Sunday, November 02, 2008

I Finally Lost It

Note: Whenever you take mass transit to the Great Wall, you inevitably find yourself surrounded at the bus stop by drivers trying to convince you to jump into their private car instead. This is what happened a few weeks ago, when we found ourselves trying to fend off one such salesman...

I'm ashamed to admit that, after two months of being stared at, called a waiguoren, and having people try to rip me off, I lost my temper a bit. This was not a rage of anger, or anything remotely approaching that. I just got a little peeved, against the better judgment I normally try to exercise on the streets.

Here's the scene. We were trying to take a bus to a nearby section of the Great Wall. In advance, I went to this Chinese website that listed all the stops of this particular route. It took a while, but I thought I had a pretty good handle on where to go. So we jumped in a cab and headed out to the location where I thought we needed to be.

That was where things got confusing. We couldn't find the stop we were looking for. We saw the bus we wanted, but it was speeding by without stopping. An ayi on a passing bus simply told us bu qu. "You can't get to the Wall from here."

As I as trying to figure this out, a guy came over, asking where we wanted to go. I told him. I was also suspicious of him, knowing that he was hanging out at the bus stop trying to find people, like us, who need to go places the buses won't take them.

In our case...JACKPOT! Not only are we waiguoren, but we also wanted to go far away. He made an offer of a few hundred kuai for a trip that would cost us six kuai each for a one way bus ride.

I said no, just like I've done to hundreds of hawkers. He persisted. "The bus won't take you there. Take my car." As he kept on saying this, I was trying to concentrate on reading the Chinese characters on the bus sign and getting us out of there.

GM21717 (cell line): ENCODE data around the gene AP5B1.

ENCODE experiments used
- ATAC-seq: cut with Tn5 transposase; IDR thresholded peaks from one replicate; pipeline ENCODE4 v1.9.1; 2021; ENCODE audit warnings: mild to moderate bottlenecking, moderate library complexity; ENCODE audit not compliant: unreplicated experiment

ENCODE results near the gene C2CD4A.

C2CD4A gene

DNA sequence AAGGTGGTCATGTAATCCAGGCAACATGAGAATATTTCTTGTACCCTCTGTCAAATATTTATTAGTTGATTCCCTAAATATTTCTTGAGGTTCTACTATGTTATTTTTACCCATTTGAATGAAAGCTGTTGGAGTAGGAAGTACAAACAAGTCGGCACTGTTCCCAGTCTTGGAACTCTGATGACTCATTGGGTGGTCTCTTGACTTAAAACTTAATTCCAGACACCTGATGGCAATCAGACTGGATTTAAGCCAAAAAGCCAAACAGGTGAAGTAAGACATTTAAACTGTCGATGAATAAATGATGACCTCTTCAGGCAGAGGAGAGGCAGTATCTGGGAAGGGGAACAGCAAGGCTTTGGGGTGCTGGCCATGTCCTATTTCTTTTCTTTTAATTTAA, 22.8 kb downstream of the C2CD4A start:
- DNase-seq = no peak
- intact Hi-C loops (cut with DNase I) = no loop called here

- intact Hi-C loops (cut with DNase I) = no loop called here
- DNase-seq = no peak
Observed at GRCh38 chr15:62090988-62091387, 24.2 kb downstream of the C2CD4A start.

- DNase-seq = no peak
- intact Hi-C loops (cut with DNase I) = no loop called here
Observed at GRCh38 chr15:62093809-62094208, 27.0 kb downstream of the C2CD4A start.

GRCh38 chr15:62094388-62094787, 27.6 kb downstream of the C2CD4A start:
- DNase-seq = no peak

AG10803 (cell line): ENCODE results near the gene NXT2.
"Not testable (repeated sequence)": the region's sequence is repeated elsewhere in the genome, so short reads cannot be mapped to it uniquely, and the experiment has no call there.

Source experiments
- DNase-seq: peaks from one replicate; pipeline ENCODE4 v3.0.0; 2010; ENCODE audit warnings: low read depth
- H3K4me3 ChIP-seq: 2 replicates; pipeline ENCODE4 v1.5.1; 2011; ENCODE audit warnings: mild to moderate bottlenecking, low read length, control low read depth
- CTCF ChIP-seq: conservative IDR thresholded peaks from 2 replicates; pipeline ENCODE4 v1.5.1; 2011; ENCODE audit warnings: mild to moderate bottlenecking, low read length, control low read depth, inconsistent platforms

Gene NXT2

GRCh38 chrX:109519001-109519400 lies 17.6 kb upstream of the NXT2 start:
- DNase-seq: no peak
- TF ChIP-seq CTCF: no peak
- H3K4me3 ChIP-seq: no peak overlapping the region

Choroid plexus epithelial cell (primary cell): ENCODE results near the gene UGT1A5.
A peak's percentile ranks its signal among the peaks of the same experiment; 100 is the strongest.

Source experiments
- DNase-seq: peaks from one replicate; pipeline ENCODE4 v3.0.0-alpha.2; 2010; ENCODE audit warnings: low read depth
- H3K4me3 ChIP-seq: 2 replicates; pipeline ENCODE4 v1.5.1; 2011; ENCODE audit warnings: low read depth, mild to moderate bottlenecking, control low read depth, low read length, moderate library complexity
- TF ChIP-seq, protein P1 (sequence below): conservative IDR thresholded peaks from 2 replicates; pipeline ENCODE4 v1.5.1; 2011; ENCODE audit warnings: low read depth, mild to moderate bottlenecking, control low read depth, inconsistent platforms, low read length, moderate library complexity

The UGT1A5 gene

My train of thought busted, my voice started to rise. Now, I really don't know how to speak forcefully in Chinese. "I know we can't get there by bus. Stop talking!"

I quickly caught myself, but felt like the damage had been done. He was just trying to pressure a person he saw as being in a weak position. I, in turn, wanted to prove that we were not so weak at all. Of course, I should have just ignored him. That would have been a much better show of strength.

After we walked away, I apologized to Desi and the kids. None of them, however, seemed fazed at all by what had just happened. Inside, though, I felt like I had let them, and myself, down.

~Steve

1 Comments:

At 5:27 AM, Blogger The Balla Family said...

Steve's experience will sound a bit less "intense" when I explain what I witnessed today...
After crossing a street I heard some commotion to my right and noticed a small van and a car in peculiar positions in the oncoming lane of traffic. The woman driver of the van got out and started screaming at the driver of the car. This man also got out of his car. From where I was standing it looked like the car had sideswiped the van.
While normally I would have went about my business, I couldn't help but watch the two of them fight both verbally and physically. She was swinging punches at him and he was returning the hits. At one point they moved into the opposing traffic's lane and when she tried to kick him, he grabbed her foot and pulled until she fell to the ground. She got back up and continued to practice her moves, as did he.
While this proceeded, a few men from the street went to help break things up. When I continued on my way, I noticed a crowd behind me at a bus stop. They were watching intently and a few of the older gentlemen were quite jovial about it.
Now I really know what a chaojia is!

Desi

 

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